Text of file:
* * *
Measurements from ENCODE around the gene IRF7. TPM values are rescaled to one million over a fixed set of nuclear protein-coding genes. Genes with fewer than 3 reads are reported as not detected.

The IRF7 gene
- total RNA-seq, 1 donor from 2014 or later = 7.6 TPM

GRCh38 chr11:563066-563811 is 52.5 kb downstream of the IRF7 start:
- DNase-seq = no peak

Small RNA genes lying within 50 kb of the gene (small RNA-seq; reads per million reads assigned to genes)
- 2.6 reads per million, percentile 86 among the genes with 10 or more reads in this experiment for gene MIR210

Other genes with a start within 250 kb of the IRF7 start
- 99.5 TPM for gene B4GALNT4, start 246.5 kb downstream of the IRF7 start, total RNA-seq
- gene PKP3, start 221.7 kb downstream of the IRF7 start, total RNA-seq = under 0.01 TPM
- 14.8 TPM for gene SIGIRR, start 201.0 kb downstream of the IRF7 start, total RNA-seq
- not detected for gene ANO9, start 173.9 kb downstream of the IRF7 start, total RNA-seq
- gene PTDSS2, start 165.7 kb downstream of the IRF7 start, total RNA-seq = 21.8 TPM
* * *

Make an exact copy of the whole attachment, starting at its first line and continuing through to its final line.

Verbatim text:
Measurements from ENCODE around the gene IRF7. TPM values are rescaled to one million over a fixed set of nuclear protein-coding genes. Genes with fewer than 3 reads are reported as not detected.

The IRF7 gene
- total RNA-seq, 1 donor from 2014 or later = 7.6 TPM

GRCh38 chr11:563066-563811 is 52.5 kb downstream of the IRF7 start:
- DNase-seq = no peak

Small RNA genes lying within 50 kb of the gene (small RNA-seq; reads per million reads assigned to genes)
- 2.6 reads per million, percentile 86 among the genes with 10 or more reads in this experiment for gene MIR210

Other genes with a start within 250 kb of the IRF7 start
- 99.5 TPM for gene B4GALNT4, start 246.5 kb downstream of the IRF7 start, total RNA-seq
- gene PKP3, start 221.7 kb downstream of the IRF7 start, total RNA-seq = under 0.01 TPM
- 14.8 TPM for gene SIGIRR, start 201.0 kb downstream of the IRF7 start, total RNA-seq
- not detected for gene ANO9, start 173.9 kb downstream of the IRF7 start, total RNA-seq
- gene PTDSS2, start 165.7 kb downstream of the IRF7 start, total RNA-seq = 21.8 TPM